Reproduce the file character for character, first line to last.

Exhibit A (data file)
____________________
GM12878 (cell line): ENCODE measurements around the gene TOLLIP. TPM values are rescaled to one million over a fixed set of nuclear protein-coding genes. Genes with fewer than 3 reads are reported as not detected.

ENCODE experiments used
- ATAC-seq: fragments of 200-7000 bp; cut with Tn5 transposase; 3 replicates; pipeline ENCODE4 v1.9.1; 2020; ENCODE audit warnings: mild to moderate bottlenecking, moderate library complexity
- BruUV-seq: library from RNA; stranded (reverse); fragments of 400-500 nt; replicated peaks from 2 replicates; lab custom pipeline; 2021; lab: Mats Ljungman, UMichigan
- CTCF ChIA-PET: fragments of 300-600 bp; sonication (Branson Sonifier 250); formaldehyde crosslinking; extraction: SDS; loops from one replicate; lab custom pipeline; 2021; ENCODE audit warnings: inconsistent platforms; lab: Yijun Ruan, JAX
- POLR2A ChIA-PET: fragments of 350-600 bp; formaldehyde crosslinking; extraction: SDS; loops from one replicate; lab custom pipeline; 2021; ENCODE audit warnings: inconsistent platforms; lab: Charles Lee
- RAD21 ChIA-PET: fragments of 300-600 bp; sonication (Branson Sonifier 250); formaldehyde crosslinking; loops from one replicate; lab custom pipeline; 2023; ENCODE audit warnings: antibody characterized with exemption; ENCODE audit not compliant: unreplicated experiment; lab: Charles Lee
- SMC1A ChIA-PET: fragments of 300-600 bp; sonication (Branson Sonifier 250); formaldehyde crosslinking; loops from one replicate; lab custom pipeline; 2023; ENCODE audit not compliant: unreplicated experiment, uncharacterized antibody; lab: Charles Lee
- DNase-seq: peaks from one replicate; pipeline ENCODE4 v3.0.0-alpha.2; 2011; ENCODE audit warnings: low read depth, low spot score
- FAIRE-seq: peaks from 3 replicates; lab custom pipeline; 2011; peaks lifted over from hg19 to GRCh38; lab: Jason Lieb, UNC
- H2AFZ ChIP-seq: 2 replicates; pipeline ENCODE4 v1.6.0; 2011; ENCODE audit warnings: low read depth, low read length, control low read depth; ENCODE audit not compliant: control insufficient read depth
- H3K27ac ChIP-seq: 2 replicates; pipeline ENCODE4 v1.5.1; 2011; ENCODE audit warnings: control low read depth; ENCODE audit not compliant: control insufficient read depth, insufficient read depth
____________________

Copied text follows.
GM12878 (cell line): ENCODE measurements around the gene TOLLIP. TPM values are rescaled to one million over a fixed set of nuclear protein-coding genes. Genes with fewer than 3 reads are reported as not detected.

ENCODE experiments used
- ATAC-seq: fragments of 200-7000 bp; cut with Tn5 transposase; 3 replicates; pipeline ENCODE4 v1.9.1; 2020; ENCODE audit warnings: mild to moderate bottlenecking, moderate library complexity
- BruUV-seq: library from RNA; stranded (reverse); fragments of 400-500 nt; replicated peaks from 2 replicates; lab custom pipeline; 2021; lab: Mats Ljungman, UMichigan
- CTCF ChIA-PET: fragments of 300-600 bp; sonication (Branson Sonifier 250); formaldehyde crosslinking; extraction: SDS; loops from one replicate; lab custom pipeline; 2021; ENCODE audit warnings: inconsistent platforms; lab: Yijun Ruan, JAX
- POLR2A ChIA-PET: fragments of 350-600 bp; formaldehyde crosslinking; extraction: SDS; loops from one replicate; lab custom pipeline; 2021; ENCODE audit warnings: inconsistent platforms; lab: Charles Lee
- RAD21 ChIA-PET: fragments of 300-600 bp; sonication (Branson Sonifier 250); formaldehyde crosslinking; loops from one replicate; lab custom pipeline; 2023; ENCODE audit warnings: antibody characterized with exemption; ENCODE audit not compliant: unreplicated experiment; lab: Charles Lee
- SMC1A ChIA-PET: fragments of 300-600 bp; sonication (Branson Sonifier 250); formaldehyde crosslinking; loops from one replicate; lab custom pipeline; 2023; ENCODE audit not compliant: unreplicated experiment, uncharacterized antibody; lab: Charles Lee
- DNase-seq: peaks from one replicate; pipeline ENCODE4 v3.0.0-alpha.2; 2011; ENCODE audit warnings: low read depth, low spot score
- FAIRE-seq: peaks from 3 replicates; lab custom pipeline; 2011; peaks lifted over from hg19 to GRCh38; lab: Jason Lieb, UNC
- H2AFZ ChIP-seq: 2 replicates; pipeline ENCODE4 v1.6.0; 2011; ENCODE audit warnings: low read depth, low read length, control low read depth; ENCODE audit not compliant: control insufficient read depth
- H3K27ac ChIP-seq: 2 replicates; pipeline ENCODE4 v1.5.1; 2011; ENCODE audit warnings: control low read depth; ENCODE audit not compliant: control insufficient read depth, insufficient read depth